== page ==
A programme that has helped tens of thousands of parents during its 25 years is to be scrapped.
The government is moving the funding for Parents as First Teachers (PAFT) to a "more targeted programme" because that is where the help is needed, it says.
The programme has been running since 1991 and is offered in 36 locations around the country.
Parent educators make personal visits to families and give guidance as children grow and develop.
Robi Harrington is one of the educators, based at Wellington's SPACE NZ Trust.
She said she felt "gutted" to hear the programme's days were numbered.
"[I'm] very upset actually. I'd probably feel better if I knew there was some alternative available to our families, I mean I'm just very upset for them - yeah, it's not a good feeling."
From October, the annual $7.3 million in funding will go to the Family Start programme instead.
But Ms Harrington said PAFT had been a targeted programme for a very long time.
"Because in Wellington particularly we don't have Family Start, or Early Start or any of those other intervention programmes for the vulnerable, we have ended up with a lot of those very very needy families.
"We've got a list of criteria for our families and a lot of the 105 that we are funded for have four or five criteria so they are vulnerable families."
Murray Edridge from the Ministry of Social Development said the ministry was just not sure how effective the programme was.
"There are a number of anecdotal things and a number of reports that indicate, yes it would add some value, the question is - does it add as much value as something like Family Start which is more intensively focused and more focused at a client base that has a higher level of need."
Plunket also delivers the programme. Acting chief executive Amanda Malu was more circumspect about losing the funding.
"It was a successful programme in its day. I think what we've discovered recently with a lot of these sorts of programmes is they're not having the impact on the highest-needs families.
"So we understand that it's a focus on investing in the families that need the help and the assistance the most."
Social Development Minister Anne Tolley said making the money more targeted fitted with the government's social investment approach.
However she acknowledged there were some families who would now not get home visits.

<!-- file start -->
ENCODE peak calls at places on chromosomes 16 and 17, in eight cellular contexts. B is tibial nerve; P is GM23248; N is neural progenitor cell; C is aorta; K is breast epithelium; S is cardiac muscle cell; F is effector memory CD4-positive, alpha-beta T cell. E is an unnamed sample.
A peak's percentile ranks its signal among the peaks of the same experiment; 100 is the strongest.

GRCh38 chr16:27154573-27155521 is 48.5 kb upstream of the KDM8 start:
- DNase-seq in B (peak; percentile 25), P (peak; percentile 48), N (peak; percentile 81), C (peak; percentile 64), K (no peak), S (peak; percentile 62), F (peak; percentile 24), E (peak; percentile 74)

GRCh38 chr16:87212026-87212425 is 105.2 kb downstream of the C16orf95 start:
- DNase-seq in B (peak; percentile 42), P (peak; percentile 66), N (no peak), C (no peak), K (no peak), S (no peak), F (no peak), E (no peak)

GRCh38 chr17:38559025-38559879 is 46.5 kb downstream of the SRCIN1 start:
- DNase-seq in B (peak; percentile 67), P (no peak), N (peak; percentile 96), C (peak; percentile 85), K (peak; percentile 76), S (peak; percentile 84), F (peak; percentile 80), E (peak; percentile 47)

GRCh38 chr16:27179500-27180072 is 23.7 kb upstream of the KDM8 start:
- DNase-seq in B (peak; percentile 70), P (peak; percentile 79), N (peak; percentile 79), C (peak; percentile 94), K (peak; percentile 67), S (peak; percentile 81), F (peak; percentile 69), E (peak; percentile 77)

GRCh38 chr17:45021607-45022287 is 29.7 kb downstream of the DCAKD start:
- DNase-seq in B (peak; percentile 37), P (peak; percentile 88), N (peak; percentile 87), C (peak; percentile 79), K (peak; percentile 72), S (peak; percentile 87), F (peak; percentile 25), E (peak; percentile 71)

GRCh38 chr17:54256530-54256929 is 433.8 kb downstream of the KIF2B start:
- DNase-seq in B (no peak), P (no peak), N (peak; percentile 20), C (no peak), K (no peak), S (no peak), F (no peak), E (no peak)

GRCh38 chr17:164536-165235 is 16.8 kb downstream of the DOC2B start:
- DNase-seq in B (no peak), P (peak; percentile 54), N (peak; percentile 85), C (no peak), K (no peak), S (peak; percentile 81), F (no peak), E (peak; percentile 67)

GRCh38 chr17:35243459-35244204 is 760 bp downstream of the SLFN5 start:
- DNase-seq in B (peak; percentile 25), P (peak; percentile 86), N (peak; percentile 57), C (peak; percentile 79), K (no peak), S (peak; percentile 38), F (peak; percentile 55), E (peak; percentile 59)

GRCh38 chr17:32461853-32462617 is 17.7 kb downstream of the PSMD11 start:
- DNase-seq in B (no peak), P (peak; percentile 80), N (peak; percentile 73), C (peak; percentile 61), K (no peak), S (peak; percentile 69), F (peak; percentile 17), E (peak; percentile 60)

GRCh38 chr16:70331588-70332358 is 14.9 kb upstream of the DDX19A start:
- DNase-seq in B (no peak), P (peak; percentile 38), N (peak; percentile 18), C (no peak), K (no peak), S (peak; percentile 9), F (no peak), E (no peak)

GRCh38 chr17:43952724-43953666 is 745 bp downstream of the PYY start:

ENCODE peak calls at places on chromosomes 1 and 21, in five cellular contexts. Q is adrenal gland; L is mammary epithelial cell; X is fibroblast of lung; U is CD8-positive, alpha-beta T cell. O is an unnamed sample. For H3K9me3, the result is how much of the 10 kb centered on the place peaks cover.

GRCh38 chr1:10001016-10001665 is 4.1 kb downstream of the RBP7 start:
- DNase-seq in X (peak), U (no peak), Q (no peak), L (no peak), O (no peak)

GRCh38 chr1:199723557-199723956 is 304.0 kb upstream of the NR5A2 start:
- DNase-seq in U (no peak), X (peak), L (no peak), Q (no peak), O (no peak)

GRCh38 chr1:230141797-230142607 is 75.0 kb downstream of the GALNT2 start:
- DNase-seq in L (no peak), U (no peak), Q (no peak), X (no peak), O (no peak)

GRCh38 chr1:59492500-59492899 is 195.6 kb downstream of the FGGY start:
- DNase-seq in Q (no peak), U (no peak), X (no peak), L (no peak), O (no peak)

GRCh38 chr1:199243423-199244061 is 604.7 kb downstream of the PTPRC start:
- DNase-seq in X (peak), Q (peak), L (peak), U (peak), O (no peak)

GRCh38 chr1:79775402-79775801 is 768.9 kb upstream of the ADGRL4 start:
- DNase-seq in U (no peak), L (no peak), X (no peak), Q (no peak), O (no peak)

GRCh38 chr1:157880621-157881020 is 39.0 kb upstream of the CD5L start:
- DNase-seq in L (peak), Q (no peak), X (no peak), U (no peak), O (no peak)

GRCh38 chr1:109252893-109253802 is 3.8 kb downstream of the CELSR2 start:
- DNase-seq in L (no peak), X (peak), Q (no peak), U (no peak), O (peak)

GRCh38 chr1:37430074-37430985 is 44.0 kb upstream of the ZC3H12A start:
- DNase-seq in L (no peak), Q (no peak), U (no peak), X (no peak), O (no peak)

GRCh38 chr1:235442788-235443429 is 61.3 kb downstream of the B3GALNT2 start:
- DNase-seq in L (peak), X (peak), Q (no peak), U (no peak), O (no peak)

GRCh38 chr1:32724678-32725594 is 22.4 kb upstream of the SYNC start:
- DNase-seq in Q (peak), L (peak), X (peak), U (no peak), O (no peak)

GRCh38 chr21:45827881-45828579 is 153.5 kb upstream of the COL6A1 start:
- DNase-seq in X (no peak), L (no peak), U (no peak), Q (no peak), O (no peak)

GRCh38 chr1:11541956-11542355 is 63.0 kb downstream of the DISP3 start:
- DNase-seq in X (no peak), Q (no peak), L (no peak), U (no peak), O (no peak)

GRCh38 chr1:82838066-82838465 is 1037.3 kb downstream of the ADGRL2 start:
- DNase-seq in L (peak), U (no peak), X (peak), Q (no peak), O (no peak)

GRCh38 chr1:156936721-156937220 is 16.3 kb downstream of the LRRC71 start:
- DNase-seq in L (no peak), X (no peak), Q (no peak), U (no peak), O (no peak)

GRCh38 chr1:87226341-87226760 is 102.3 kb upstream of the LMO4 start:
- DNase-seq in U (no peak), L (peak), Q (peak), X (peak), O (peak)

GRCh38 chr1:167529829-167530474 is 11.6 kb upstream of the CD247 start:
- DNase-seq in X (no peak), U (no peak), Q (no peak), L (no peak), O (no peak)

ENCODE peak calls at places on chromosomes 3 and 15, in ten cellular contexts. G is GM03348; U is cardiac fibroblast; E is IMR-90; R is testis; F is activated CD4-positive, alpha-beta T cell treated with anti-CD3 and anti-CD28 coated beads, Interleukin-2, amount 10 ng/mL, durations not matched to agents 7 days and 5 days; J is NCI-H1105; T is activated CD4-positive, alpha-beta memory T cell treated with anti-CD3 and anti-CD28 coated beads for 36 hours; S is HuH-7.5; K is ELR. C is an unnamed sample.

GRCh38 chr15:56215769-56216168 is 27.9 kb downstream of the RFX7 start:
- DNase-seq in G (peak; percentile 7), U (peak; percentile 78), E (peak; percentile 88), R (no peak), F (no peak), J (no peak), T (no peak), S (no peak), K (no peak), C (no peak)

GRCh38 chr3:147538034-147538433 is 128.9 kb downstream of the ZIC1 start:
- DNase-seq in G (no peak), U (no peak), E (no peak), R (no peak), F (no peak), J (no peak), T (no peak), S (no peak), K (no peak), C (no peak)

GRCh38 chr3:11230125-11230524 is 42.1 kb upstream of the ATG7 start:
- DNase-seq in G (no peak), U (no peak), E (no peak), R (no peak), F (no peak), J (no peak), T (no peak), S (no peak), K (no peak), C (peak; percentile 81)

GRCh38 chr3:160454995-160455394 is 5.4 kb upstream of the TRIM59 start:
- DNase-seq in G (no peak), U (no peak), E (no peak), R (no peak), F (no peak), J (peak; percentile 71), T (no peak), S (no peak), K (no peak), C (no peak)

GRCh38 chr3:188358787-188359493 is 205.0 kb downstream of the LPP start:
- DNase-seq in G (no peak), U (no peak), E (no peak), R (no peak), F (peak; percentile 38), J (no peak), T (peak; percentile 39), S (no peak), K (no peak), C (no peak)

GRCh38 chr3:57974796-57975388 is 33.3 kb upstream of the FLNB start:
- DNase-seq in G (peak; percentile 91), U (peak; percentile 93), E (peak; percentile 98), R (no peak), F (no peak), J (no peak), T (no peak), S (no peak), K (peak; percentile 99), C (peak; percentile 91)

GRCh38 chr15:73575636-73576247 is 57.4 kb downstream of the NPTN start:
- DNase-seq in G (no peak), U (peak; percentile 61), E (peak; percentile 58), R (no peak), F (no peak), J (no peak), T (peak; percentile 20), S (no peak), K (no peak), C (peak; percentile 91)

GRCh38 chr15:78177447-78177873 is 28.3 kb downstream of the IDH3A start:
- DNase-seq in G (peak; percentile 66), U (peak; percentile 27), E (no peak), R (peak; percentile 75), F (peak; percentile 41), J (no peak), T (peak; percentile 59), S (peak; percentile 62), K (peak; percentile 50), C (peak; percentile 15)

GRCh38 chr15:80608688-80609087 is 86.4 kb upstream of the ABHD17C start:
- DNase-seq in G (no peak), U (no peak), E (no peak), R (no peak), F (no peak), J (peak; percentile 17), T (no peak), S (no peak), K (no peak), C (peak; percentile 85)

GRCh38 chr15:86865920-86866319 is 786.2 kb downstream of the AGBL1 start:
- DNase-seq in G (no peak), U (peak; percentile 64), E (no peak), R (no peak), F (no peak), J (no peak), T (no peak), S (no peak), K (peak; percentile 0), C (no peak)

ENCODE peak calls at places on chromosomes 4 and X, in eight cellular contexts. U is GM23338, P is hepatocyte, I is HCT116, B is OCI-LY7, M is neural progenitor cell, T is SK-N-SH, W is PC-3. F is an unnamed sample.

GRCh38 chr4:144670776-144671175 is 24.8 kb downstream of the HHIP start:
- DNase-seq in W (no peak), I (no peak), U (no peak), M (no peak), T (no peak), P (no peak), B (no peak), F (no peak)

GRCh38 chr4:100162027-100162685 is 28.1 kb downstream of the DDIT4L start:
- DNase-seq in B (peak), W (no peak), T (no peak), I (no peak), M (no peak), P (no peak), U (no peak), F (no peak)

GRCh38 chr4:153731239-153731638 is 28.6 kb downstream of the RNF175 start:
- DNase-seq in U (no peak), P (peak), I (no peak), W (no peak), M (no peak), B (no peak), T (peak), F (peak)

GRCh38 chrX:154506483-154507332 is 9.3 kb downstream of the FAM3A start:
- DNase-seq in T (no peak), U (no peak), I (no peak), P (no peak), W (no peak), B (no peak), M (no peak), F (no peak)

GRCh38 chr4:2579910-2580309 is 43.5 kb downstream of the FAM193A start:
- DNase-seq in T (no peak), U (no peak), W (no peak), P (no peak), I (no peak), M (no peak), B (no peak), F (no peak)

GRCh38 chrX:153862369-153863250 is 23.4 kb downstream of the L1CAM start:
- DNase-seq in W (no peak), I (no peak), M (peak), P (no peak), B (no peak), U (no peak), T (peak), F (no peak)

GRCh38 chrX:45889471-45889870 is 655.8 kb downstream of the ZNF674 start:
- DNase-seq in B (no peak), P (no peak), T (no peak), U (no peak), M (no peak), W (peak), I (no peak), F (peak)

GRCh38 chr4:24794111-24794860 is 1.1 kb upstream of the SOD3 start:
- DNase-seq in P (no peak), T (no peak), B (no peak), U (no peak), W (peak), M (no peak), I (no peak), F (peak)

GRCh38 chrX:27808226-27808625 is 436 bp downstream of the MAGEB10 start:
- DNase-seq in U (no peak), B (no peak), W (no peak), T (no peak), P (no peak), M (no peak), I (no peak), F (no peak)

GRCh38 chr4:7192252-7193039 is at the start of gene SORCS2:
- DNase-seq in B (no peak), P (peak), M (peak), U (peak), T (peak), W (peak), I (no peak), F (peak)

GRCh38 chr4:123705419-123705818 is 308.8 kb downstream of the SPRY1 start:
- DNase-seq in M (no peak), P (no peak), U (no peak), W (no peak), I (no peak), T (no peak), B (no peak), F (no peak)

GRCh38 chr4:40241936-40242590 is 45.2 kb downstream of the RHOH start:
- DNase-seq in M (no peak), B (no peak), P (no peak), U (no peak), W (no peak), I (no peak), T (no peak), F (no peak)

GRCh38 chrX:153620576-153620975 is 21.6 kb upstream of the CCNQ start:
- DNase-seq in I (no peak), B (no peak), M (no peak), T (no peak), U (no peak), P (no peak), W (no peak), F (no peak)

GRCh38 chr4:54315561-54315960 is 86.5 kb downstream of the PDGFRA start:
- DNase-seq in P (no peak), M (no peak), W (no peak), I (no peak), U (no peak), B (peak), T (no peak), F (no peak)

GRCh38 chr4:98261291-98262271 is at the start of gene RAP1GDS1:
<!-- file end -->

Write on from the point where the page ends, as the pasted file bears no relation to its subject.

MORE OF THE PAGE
"Yes, some families will lose the small service that they had, and we will do what we can over the next few years to try to fill some of those gaps, but it's really urgent that we start working with more of these really vulnerable families."
Ms Tolley said the move would mean some vulnerable families who were currently missing out would be able to get support.
But Labour's health spokesperson, Annette King, said killing off PAFT was a huge disappointment.
"Every child in New Zealand should get the best start in life, from before birth up until the age of three.
"What this means is that certainly money is going to go to those who need it, but it is being taken off those that you'd probably call middle families, and I think that's a move in the wrong direction, it should be available for every child, every parent."
Green Party education spokesperson Catherine Delahunty said narrowing the targeting did not necessarily result in positive change.
"This government is absolutely obsessed with focusing on narrower and narrower criteria of what is a vulnerable child, instead of looking at the social conditions such as low wages, poor housing, unemployment and poverty which lead to some very tough situations for families.
"Taking away the resources out of a pro-active positive thing like PAFT, there's no guarantee that's going to make any difference either."
The Ministry of Social Development said the PAFT contracts had been extended until the end of September so providers had time to work through the transition phase including sorting out any employment issues.